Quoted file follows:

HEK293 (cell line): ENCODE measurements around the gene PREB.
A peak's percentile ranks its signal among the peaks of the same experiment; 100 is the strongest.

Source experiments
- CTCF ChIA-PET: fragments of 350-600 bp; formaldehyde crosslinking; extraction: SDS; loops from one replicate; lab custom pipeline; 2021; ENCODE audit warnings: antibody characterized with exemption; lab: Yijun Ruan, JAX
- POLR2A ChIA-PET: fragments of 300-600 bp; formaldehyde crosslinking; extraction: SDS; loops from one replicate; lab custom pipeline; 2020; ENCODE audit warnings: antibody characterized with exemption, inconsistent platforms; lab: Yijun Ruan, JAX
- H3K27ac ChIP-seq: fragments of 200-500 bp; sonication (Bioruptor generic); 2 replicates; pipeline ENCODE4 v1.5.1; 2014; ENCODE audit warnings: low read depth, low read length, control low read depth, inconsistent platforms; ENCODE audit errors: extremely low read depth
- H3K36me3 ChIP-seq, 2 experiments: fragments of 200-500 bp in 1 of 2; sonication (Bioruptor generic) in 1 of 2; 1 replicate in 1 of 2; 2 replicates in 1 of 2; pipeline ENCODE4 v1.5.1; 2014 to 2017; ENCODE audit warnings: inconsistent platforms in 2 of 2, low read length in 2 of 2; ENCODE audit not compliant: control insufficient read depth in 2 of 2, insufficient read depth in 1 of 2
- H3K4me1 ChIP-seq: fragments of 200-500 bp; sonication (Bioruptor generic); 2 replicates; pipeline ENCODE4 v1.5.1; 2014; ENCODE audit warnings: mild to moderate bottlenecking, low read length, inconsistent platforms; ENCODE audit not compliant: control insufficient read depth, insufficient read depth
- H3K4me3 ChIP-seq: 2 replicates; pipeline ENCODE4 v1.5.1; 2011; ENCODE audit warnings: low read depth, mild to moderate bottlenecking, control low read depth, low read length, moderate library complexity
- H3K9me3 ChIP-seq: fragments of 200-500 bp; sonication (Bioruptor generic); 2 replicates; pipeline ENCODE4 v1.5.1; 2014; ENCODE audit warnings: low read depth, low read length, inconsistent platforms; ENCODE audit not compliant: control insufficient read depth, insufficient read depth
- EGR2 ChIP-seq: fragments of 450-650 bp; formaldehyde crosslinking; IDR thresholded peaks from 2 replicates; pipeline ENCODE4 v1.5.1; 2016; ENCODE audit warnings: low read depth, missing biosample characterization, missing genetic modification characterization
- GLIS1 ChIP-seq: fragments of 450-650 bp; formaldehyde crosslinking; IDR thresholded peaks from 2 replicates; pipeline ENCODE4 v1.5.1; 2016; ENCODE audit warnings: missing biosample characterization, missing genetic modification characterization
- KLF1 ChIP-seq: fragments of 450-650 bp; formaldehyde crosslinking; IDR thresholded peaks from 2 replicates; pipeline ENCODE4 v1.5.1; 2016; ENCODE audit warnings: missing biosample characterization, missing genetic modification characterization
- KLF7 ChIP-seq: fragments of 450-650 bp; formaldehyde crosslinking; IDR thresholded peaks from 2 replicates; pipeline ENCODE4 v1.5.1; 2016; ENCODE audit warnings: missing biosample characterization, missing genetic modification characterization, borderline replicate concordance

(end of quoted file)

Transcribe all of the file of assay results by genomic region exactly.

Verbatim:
HEK293 (cell line): ENCODE measurements around the gene PREB.
A peak's percentile ranks its signal among the peaks of the same experiment; 100 is the strongest.

Source experiments
- CTCF ChIA-PET: fragments of 350-600 bp; formaldehyde crosslinking; extraction: SDS; loops from one replicate; lab custom pipeline; 2021; ENCODE audit warnings: antibody characterized with exemption; lab: Yijun Ruan, JAX
- POLR2A ChIA-PET: fragments of 300-600 bp; formaldehyde crosslinking; extraction: SDS; loops from one replicate; lab custom pipeline; 2020; ENCODE audit warnings: antibody characterized with exemption, inconsistent platforms; lab: Yijun Ruan, JAX
- H3K27ac ChIP-seq: fragments of 200-500 bp; sonication (Bioruptor generic); 2 replicates; pipeline ENCODE4 v1.5.1; 2014; ENCODE audit warnings: low read depth, low read length, control low read depth, inconsistent platforms; ENCODE audit errors: extremely low read depth
- H3K36me3 ChIP-seq, 2 experiments: fragments of 200-500 bp in 1 of 2; sonication (Bioruptor generic) in 1 of 2; 1 replicate in 1 of 2; 2 replicates in 1 of 2; pipeline ENCODE4 v1.5.1; 2014 to 2017; ENCODE audit warnings: inconsistent platforms in 2 of 2, low read length in 2 of 2; ENCODE audit not compliant: control insufficient read depth in 2 of 2, insufficient read depth in 1 of 2
- H3K4me1 ChIP-seq: fragments of 200-500 bp; sonication (Bioruptor generic); 2 replicates; pipeline ENCODE4 v1.5.1; 2014; ENCODE audit warnings: mild to moderate bottlenecking, low read length, inconsistent platforms; ENCODE audit not compliant: control insufficient read depth, insufficient read depth
- H3K4me3 ChIP-seq: 2 replicates; pipeline ENCODE4 v1.5.1; 2011; ENCODE audit warnings: low read depth, mild to moderate bottlenecking, control low read depth, low read length, moderate library complexity
- H3K9me3 ChIP-seq: fragments of 200-500 bp; sonication (Bioruptor generic); 2 replicates; pipeline ENCODE4 v1.5.1; 2014; ENCODE audit warnings: low read depth, low read length, inconsistent platforms; ENCODE audit not compliant: control insufficient read depth, insufficient read depth
- EGR2 ChIP-seq: fragments of 450-650 bp; formaldehyde crosslinking; IDR thresholded peaks from 2 replicates; pipeline ENCODE4 v1.5.1; 2016; ENCODE audit warnings: low read depth, missing biosample characterization, missing genetic modification characterization
- GLIS1 ChIP-seq: fragments of 450-650 bp; formaldehyde crosslinking; IDR thresholded peaks from 2 replicates; pipeline ENCODE4 v1.5.1; 2016; ENCODE audit warnings: missing biosample characterization, missing genetic modification characterization
- KLF1 ChIP-seq: fragments of 450-650 bp; formaldehyde crosslinking; IDR thresholded peaks from 2 replicates; pipeline ENCODE4 v1.5.1; 2016; ENCODE audit warnings: missing biosample characterization, missing genetic modification characterization
- KLF7 ChIP-seq: fragments of 450-650 bp; formaldehyde crosslinking; IDR thresholded peaks from 2 replicates; pipeline ENCODE4 v1.5.1; 2016; ENCODE audit warnings: missing biosample characterization, missing genetic modification characterization, borderline replicate concordance